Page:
R.I.P. Gilbert Gottfried

Some years back, I went to a roast at the Friar’s Club. It was a random experience, and, of course, incredible to be strolling through that iconic building, staring at the pictures on the walls of all those giants, Dean Martin and Mel Brooks, and etc. etc. the roasters and the roast-ees.

The night I went, Ricky Schroeder (excuse me: “Rick” Schroeder) was the subject of the Friar’s Club roast and Gilbert Gottfried was one of the roasters. There were others on the roasting panel but he is the only one I remember.

I always appreciated Gilbert Gottfried, but I did not fully “get it” until I saw him live that night: unscripted, riffing, unleashing his filthy-minded insanity upon the poor head of Ricky Schroeder. Gottfried’s roast of Ricky Schroeder was one of the craziest things I have ever seen in my life. I couldn’t even believe it as it was happening. It wasn’t just “beyond” the bounds of good taste or whatever. Gottfried’s roast was in outer space. The entire room was in a state of almost frozen shock, nobody could even believe what was happening. And by “shock” I don’t mean we were silent. The entire room was seized up with helpless laughter, shouts and screams and wailing: like I said, it was insane. What Gottfried was saying had nothing to do with Ricky the person. It was barely personal. (See Gottfried’s legendary roast of George Takei. His roast of Schroeder traveled on the same principles. You just couldn’t take it personally because it wasn’t personal.) Gottfried started some riff (he had nothing planned, nothing on paper), and then pushed it to absurdity beyond absurdity. The absurdity came because what he was roasting Schroeder for had nothing to do with the clean-cut guy sitting there. It was the juxtaposition between the riff and the man and how far he pushed it … to call it funny doesn’t seem right. He exploded civilization in the Friar’s Club that night. He reduced us to DUST. He obliterated the molecules in the air. He also forced a bunch of strangers to become one. We merged. People were literally hunched over in their chairs, falling over to the sides, wheezing and rocking and rolling and howling. The sound was explosive. It hurt – and I don’t even remember what the hell he even SAID. But it went on and on and on, and each comment built on the comment that came before, and if something worked, he dug in his heels and pushed it further … if something didn’t work, he’d skip on to the next thing – OR (like he did with Takei), he’d take the time to explain the joke – which was even funnier. Like we were too dumb to get it. The explanation was funnier than the joke. That roast was an ASSAULT, and it was insane and I am glad I was there to see it. The way other comics talk about him – witness the parade of them in The Aristocrats – speaks to his status among them.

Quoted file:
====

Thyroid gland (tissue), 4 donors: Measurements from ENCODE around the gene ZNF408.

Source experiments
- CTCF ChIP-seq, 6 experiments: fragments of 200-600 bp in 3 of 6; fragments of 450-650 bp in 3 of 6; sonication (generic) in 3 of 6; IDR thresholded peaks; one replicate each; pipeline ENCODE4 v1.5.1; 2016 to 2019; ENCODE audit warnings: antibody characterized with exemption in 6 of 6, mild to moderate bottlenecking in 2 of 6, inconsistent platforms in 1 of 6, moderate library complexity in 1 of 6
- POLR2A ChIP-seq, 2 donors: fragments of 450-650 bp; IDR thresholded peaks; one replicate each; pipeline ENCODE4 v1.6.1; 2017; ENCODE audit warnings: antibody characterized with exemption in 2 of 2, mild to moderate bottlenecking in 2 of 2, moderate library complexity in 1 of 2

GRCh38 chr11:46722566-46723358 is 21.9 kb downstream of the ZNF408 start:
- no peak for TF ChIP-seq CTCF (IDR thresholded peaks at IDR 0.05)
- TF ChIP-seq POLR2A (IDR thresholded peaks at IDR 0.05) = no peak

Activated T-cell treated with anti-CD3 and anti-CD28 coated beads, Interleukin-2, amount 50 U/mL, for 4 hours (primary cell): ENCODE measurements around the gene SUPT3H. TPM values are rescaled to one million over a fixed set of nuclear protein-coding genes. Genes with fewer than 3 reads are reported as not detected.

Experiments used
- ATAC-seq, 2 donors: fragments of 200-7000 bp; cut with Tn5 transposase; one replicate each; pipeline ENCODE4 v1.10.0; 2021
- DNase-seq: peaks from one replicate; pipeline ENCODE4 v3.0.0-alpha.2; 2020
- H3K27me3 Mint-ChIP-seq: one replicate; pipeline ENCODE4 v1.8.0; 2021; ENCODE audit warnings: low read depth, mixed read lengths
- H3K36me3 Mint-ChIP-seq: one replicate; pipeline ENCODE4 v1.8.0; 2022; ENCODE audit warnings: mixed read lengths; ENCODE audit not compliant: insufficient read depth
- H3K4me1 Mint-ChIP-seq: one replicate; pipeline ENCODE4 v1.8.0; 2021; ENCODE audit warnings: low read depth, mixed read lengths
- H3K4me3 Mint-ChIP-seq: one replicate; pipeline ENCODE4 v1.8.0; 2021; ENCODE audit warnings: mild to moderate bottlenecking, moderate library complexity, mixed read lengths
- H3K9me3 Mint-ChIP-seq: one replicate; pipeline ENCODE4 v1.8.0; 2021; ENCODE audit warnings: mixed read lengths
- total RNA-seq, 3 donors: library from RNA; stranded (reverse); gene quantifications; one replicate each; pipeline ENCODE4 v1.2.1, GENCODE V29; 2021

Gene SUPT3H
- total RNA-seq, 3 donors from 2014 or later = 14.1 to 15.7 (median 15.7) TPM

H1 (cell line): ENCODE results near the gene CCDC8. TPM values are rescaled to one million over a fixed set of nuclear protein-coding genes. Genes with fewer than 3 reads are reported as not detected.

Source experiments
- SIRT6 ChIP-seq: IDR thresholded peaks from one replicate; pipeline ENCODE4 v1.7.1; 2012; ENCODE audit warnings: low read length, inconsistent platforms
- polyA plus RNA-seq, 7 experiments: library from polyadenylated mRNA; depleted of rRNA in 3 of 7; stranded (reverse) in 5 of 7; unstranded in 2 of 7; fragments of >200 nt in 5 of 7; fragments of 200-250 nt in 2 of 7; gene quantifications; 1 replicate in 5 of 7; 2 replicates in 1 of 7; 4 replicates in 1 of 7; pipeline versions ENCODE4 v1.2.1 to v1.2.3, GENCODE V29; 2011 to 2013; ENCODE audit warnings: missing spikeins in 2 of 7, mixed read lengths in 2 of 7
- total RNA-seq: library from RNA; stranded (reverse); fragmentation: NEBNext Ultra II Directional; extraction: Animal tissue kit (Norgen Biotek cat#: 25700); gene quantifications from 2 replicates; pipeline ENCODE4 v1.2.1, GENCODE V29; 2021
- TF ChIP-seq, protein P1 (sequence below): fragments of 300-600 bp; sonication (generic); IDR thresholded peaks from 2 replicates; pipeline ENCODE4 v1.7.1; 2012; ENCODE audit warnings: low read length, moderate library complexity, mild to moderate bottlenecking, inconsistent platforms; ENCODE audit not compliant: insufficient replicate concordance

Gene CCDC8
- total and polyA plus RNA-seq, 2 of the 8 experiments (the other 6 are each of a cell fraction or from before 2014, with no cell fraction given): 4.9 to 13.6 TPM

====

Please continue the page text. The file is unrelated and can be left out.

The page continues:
I didn’t get it until I saw him that night. I was like “Ohhh. Okay. Understood. Got it.”

The host of the roast, by the way, was D.B. Sweeney of “Pamchenko” fame. If you know, you know. And “Rick”, unlike some people I could name, was a good sport about the whole thing. How could you not be? To be roasted by such a lunatic would be an honor.

This entry was posted in Actors, RIP. Bookmark the permalink.

5 Responses to R.I.P. Gilbert Gottfried

  1. Tracey says:

    Gilbert Gottfried was one of those comedians who was ALWAYS funny. I remember him hearing him do an audio reading of Fifty Shades of Grey, and I was in tears of laughter.

Leave a Reply

Your email address will not be published. Required fields are marked *

This site uses Akismet to reduce spam. Learn how your comment data is processed.